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About Omaha daily bee. (Omaha [Neb.]) 187?-1922 | View Entire Issue (Sept. 24, 1911)
niK OMAHA SUNDAY BEE: SEPTEMBER 24. VA1.
&$P3! 1 -f
CINDER SIDING TO AWAKEN
Citizen Soldiers of Nebraska to Camp
There for Tea Day.
IS TO BE CAXP MICKEY
N Mus column ia-t Ctindar was
an account of the famous mu
!1'-iaa t, happened to be
lorn Id the month of Srtm
ler in various years, and tht
intimation was conveyed that
. i- a iht hp a fw more to note this
We spoke last week of grtembr be
tna an Interesting- month for violinists
an. I .j'jotl Mogranherg of Ntcolo Amatl.
B-it t-.re w-re others, for example Ai
guste tmll t'anlH Friedrich Victor Wll
helml One would think that the name
jgu have Ju.t r:ad was enough for an
ordinary man for a lifetime, but thin
much-named youth was not satUfled and
rxn he began to really "make a name"
for hlmeif. and he made It. and now
those' who know anything about violin
mole, or hate heard any. know the nuna
Wiihelmi. He was born in September
"ver In Nassau. Llsxt took an Interest in
him and was one of his early advisers.
When the new theater waa completed at
feareutn and Wagner oaw the fruition
of hi. hope In the presentation of the
R.ng of the Xlbelungs ' In Wllheml
was the leader of th violins. Wllheml
has made many concert tours In various
countries. Including the, United States.
Ovid Musin Is the nam of another
violinist well known to the American
public, who Is also September birthday
musician. Hs waa born near Ll'tfe. but
became an American.
Another distinguished violinist who
chose the month of September for his
first appearance was Johann Severn
Svendaen. Svendsen was a Norwegian
who was born in l&M and married an
American woman tn 1S71 la New Tork.
In addlton to his reputation as a violinist
he was a famous writer for the violin.
Another violinist, this one a French
man, was a September product. Charles
Launoureux, well known as a conductor.
In fact on of the most highly esteemed
in Parts, and at some time conductor tn
chief at the Grand Opera. Jeno Hubay
was another distinguished violinist born
Among other musicians who hava had
their birthdays in September, (some of
whom are still celebrating them.) are to be
found Pasdeloup, the French conductor;
sims Reeves, the famous English tenor
of his day; J. Valley Roberts, wall known
contemporary British church musician;
our American composed. Horatio Parker;
Sir George Martin, organist of St. Paul's
Cathedral. London; Sir Charles Stan
ford, the well known Irish musician,
composer, and resident of England; Ed
win Lemire, England's most distin
guished organist. In all probability; and
the late Daniel Godfrey, whose band
music delighted the audiences at the
Greater American exposition.
In concluding this little list of Interest
ing September celebrities, lat us go back
Into the past and sea about a man whose
name Is probably almost entirely un
known and yet this aame man exerted a
wonderful Influence In his time. His bio
grapher says of him: "His writings. In
which much old theoretical lumber was
swept away, cleared the way for and
hastened on our modern system.
The man s name was Johann Mattheson,
and he was born at Hamburg In Septem
ber, 'in!. Just think of It! Here waa
Johann Mattheson, born two hundred
and thirty years ago, preparing for
the music of Richard Wagner and
Richard Strauss . and Debussy. How
interwoven is the fabric of Music 1 And
how careful one should be of taking too
much credit to oneself. Think of those
who went before. What a harvest some
may be reaping- from the unknown labor
Involved In a predecessor's sowing.
Mattheson was a singer of distinguished
attainment, and he waa also such a thor
ough worker and student that he became
a player on almost ail of the orchestral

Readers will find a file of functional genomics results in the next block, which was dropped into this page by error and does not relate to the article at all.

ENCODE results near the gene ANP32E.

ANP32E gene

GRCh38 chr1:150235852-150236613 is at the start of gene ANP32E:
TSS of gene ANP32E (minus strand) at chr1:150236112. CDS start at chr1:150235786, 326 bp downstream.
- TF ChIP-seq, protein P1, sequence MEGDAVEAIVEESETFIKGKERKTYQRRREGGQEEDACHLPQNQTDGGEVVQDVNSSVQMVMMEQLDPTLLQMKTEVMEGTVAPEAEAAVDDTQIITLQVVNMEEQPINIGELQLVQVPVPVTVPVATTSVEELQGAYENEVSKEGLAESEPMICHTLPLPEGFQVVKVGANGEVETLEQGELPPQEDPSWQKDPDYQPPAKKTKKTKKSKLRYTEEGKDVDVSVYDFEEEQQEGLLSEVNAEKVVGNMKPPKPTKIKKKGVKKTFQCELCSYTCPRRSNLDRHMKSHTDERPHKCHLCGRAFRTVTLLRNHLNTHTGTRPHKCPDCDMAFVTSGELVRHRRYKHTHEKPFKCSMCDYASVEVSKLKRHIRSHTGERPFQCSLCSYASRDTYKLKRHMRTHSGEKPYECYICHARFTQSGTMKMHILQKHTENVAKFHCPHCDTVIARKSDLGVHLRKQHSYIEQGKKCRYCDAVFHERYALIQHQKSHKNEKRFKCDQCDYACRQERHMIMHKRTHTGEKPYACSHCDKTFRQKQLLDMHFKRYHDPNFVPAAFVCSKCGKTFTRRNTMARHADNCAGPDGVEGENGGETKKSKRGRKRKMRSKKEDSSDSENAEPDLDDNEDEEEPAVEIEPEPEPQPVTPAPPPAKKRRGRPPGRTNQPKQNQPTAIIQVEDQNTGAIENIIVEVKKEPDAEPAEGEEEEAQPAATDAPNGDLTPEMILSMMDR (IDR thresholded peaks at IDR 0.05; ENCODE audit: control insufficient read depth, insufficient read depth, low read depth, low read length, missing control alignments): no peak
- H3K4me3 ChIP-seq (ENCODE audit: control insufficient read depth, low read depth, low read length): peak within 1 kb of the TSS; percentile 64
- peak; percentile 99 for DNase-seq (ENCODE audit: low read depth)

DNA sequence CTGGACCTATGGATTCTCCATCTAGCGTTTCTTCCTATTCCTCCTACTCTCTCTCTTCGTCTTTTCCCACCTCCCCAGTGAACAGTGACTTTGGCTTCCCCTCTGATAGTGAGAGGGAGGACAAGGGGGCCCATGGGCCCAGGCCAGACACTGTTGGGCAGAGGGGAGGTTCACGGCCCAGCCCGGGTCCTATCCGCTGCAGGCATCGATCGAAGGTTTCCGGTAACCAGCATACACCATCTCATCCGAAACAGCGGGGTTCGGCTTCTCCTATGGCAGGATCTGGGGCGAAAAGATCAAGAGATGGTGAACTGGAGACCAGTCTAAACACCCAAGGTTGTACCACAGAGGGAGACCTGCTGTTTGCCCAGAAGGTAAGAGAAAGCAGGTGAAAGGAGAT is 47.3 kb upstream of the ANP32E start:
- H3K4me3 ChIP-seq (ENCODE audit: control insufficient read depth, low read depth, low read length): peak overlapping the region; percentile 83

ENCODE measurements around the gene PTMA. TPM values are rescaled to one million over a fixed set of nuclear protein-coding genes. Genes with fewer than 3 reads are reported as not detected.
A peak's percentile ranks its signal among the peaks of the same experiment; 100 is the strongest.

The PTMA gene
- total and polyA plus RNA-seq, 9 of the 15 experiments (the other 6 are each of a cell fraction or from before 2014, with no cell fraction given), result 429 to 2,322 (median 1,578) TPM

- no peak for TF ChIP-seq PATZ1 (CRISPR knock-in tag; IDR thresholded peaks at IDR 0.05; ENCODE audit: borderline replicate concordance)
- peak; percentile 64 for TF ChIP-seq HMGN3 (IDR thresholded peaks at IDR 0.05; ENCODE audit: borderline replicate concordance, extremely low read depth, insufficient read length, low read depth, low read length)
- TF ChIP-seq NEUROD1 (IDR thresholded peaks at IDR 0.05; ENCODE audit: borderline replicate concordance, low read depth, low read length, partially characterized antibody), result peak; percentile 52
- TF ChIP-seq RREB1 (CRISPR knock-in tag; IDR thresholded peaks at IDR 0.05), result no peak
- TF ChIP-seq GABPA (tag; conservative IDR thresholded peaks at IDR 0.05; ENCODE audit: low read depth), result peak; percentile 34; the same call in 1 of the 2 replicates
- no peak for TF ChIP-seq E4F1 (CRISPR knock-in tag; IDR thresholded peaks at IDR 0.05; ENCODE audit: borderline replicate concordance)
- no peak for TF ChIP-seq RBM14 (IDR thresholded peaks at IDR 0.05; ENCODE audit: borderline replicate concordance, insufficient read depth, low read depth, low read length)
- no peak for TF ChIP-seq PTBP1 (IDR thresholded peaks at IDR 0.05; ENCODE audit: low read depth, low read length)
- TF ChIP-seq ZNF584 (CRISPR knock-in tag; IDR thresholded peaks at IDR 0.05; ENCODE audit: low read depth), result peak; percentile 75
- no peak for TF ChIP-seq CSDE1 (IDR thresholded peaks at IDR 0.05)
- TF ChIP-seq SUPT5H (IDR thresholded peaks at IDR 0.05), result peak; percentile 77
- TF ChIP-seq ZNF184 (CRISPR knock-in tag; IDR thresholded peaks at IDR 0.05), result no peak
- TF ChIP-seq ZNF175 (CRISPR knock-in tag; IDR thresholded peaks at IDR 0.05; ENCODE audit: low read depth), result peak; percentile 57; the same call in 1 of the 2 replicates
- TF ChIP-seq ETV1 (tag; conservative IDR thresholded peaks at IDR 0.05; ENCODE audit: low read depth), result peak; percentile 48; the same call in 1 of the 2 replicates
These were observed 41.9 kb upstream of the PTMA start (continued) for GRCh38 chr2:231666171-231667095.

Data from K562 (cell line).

Instruments. In addition to the German
language he acquired English, French
and Italian. Whether Handel took les
sons from Mattheson or Mattheson took
lesions from Handel seems to be dis
puted, but they were very close friends,
even if they had occasional quarrels to
vary the monotony.
Hia literary works were of much more
value to the musical world than were his
musical ones, of which he left some
Woman s club Euith L. Wagonrr leader,
will n.ml Its first nwiinit tor the season
of 19U-1J on Thursday, .ej i.-mr.er JS. st
: i o Cio k st the ! Irst Con if relational
church. There wul be a b.jsine.-s mm ling
and dicus-,.n of the piuns tor the com
mit year and a short ni is;ral pr ajn.
followed by a tea. This nietins will b
01 n to the public ni mujio lovers aie
coriiai.y .nvhed to attend. The program,
arranged by Ruth Gans in. Is as fo.iu-:
1- fine Feli Boeowoki
JrT.-iu.le. Tocata; Meditation. E.ig.
Mis Nan Ounn'nsham.
2. In a Brenmin Garden Song Cycle....
iai Lo' -T!s the Hour: ihi Fair Rr.ada,
i-i 'lnM i boat Song, id) Kr:sh-
na s Lament.
Mis rrrtrude Fanborn.
3. (Si Maxurka Musin
tbt serenade Schubert-Kiman
Mr. Fratik Mach.
4. iai Ize Vo) iu;eur . . Godard
(b The Ciang of tne Forge Rodney
Mr. Will Roe.
. Fantasy Sjogren
Miss ; jnnmgham.
Accompanists, trtit.l i Wagoner and
The kph-iil4 eduiationai features to be
prwnted by me department during the
toui.ng year are as fo wws: Ta.K. Musm
In fans, " Waiter Graham; UK, '! he
orjan anu wmn misic. j. 11. Simms;
Militia Will Jala It
rase at the Kail
For more than flftv years the residents
tn the vicinity of Cinder siding, a wh'st
Ving station on the Burlington railroad.
nto and one-raif mile south of bellevue
and one mile north of Fnppio. have lived
in peace and quiet, and never once during
that time has ne revelry of war dis
turbed their day drams. or their rightly
slumbers. They have been urbane peo
ple, tilling the soli, and garnering Its
products. Never have the residents upon
the broad expanse of level prairie, backed
up by the wooded glens and stately
groves, listened to a harsher note than
the lowing of the herds and the clatter
of the reaper as It cut its swaths through
the field of golden grain.
Now. however, all la to be changed and,
beginning Wednesday morning and con
tinuing for ten days, denizens in and
around Cinder Siding are to be given a
season of mimic war It is here, on the
broad and level plateau, overlooking the
taiK. "Chi.d Voice Culture in the public I Missouri river, that National Guards of
iM-nwis. jaiss r annie Arnold: ta.k. ' Mod
er:i trench Mjjic" Madam Borglura,
talk. "The Orchestra and urcheairai In
struments," Henry Cox; tarn, 'Some
thoughts on H.ng ng. ' 1 homas J. Keny;
talk, "The Keu.L.un of tile Untie Trades
to the Work of the Proles lonai Musi
i iar., ' Sigmund t.andsberg, and an illus
trated ta.k on "Knderttarten and Child